DALLAS -- It was a happy day to be in court for Steven Chaney, a man convicted almost 30 years ago on flawed bite-mark evidence.

“I'm a free man. I'm not out on bond or nothing anymore,” said Chaney, just moments after Dallas County prosecutors said in open court that they believed he was actually innocent in a 1987 double murder. “I’m not bearing the weight of false accusations any longer.”

A hearing before District Judge Dominique Collins lasted not even 10 minutes.

District Judge Dominique Collins

Prosecutors also revealed they now have an “alternative suspect” in the death of John Sweek and his wife. The judge agreed to seal records indicating the identity of that person.

“I want to apologize to Mr. Chaney, to the Sweek family, and to everybody, because when the system fails, we all suffer,” said Patricia Cummings, head of the Dallas County DA’s Conviction Integrity Unit.

It was an extraordinary moment when former Dallas County prosecutor Neil Pask took the stand. He was the man who prosecuted Chaney.

He was the one person to testify and he had requested to speak.

Neil Pask

“I didn't recognize the faultiness of the science at that time, and I truly thought it was a righteous prosecution back in 1987,” he testified. “I was a few years out of law school and I did the best I could. But 29 years later, I do realize that he is completely innocent, and I'm sorry.”

The court erupted in cheers as the judge concluded the hearing.

Julie Lesser

“The judge is recommending that the court of criminal appeals find him innocent and grant him relief,” said Julie Lesser, a Dallas County public defender who specializes in wrongful conviction cases. “The judge is also recommending that the court of criminal appeals find that the evidence used against him was junk science, that he was convicted based on false evidence,” and that there was prosecutorial misconduct.

More than a dozen people — including Chaney — have either been released or exonerated in criminal cases involving bite-mark comparison testimony that was later discredited, according to The New York Times. And there’s no way to know exactly how many Steven Mark Chaneys there could be, because no one kept track of the use of bite-mark evidence in criminal cases.

Ten months ago, Chaney was released on bond after serving 28 years inside a Texas prison. He had always maintained his innocence in the stabbing deaths of the Sweeks. No one had seen him anywhere near the murder scene.

But at his trial, a U-shaped mark left on John Sweek’s arm would become the linchpin of the state’s case against him.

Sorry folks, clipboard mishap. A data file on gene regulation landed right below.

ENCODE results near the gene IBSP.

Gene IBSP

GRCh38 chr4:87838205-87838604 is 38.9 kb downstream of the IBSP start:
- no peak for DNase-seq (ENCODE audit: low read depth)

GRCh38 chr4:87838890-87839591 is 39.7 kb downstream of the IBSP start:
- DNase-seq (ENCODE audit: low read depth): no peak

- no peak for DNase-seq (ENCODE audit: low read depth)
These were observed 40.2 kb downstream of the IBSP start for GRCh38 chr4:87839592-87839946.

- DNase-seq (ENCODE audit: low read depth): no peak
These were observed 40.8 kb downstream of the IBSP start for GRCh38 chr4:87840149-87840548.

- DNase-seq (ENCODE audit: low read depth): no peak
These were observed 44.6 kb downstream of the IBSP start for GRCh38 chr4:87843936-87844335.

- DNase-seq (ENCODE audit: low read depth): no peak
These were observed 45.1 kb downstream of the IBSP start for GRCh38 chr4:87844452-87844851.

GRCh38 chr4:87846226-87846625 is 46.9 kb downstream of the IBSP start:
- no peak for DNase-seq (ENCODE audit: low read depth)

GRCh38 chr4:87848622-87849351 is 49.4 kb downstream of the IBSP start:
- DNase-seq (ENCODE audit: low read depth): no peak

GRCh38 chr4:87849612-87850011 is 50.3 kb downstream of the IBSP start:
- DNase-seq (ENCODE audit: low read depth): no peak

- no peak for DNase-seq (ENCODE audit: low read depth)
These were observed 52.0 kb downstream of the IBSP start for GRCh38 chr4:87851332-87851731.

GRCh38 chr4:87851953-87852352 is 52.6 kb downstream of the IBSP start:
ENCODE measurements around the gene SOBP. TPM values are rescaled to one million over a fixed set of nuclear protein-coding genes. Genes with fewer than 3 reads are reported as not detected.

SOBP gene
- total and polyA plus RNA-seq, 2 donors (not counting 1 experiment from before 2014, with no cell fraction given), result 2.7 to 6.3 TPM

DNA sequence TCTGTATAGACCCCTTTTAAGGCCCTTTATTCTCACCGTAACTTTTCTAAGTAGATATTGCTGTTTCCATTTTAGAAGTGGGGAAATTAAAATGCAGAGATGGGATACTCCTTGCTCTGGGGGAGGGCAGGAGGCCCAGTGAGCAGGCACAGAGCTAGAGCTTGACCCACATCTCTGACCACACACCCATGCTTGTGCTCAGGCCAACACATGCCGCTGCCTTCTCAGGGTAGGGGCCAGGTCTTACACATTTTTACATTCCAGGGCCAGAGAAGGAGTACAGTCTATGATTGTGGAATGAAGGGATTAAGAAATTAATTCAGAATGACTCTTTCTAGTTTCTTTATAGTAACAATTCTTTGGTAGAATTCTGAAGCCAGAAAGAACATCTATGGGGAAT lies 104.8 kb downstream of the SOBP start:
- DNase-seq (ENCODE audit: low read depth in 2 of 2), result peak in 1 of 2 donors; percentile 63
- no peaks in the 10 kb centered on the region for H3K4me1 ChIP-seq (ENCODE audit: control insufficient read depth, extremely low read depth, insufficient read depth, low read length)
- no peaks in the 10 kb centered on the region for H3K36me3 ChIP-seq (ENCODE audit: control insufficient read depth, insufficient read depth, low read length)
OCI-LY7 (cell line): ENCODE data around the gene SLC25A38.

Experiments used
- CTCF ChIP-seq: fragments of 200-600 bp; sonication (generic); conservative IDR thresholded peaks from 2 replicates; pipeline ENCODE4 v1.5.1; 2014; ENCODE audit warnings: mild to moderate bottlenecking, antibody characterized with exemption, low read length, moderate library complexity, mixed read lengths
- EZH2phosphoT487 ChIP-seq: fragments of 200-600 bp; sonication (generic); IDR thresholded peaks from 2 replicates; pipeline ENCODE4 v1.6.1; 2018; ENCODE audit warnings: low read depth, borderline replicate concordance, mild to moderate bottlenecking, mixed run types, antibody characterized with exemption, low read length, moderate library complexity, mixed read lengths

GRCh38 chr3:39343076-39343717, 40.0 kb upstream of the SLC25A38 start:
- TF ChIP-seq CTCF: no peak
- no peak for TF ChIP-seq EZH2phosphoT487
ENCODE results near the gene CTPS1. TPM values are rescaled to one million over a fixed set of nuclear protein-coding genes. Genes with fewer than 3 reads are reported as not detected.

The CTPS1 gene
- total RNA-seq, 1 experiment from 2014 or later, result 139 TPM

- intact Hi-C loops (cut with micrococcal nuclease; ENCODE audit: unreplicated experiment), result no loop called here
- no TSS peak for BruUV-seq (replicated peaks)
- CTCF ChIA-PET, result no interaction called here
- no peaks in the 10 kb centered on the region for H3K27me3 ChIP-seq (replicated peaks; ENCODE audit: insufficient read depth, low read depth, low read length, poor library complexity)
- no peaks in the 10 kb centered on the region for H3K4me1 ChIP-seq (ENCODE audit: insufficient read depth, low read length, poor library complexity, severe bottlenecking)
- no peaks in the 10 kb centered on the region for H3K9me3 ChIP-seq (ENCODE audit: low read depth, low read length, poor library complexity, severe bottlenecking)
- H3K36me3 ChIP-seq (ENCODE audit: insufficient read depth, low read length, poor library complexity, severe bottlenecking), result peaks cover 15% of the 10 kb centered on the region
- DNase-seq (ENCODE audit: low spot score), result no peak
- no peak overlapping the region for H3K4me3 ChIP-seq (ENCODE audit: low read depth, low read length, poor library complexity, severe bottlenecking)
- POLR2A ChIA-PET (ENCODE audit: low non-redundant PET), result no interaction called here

Two forensic dentists testified that they were certain it was a bite mark, and that Chaney had made that mark. One of them, Dr. Jim Hales, even went to far as to testify there was “one-in-a-million” chance that someone other than Chaney could have left the bite mark on John Sweek’s arm.

Victor Thomas throws an arm around Steven Chaney.

Chaney got the call last night that prosecutors had agreed to the innocence finding.

“I just couldn't believe it,” he said.

He met with Pask before the hearing.

“I prayed with him and I forgave him and we just put it under the blood of Jesus,” he said.

Chaney was flanked by Innocence Project co-founder Barry Scheck, other lawyers from the Innocence Project, and Lesser.

Scheck called Pask’s decision to take the stand “extraordinary.”

“I have to give him a lot of credit for coming forward and saying it in the forthright way that he did,” he said.

Chaney's gotten his old job as a welder back. His wife, Lenora, who stuck by him for decades, was all smiles.

Lenora, who married him while he was prison, was one of nine alibi witnesses who accounted for Chaney’s whereabouts that day.

“I knew he was innocent,” Lenora said. “I knew someway God would find a way.”

Chaney's sons, Lonnie and Dustin, also came to show their support.

“I’m just glad that we have him back,” said Dustin, who was not even three when his father went to prison.

John Tatum, Chaney's original defense attorney, shakes his former client's hand.

John Tatum, Chaney's original defense attorney, congratulated him. The two men shook hands.

“You look good,” Tatum told Chaney.

“Well, thank you. Thank you,” Chaney responded.

“I'm very happy for him after all these years,” Tatum said. “It does my heart good.”

Afterward, other exonerees who attended his hearing, gathered for a celebratory photo. Among them was famed exoneree Michael Morton, who was wrongfully convicted of murdering his wife in 1987 after prosecutors hid evidence.

The men are a brotherhood borne out of having been there.

“Every time they exonerate somebody, I will be here,” Chaney said.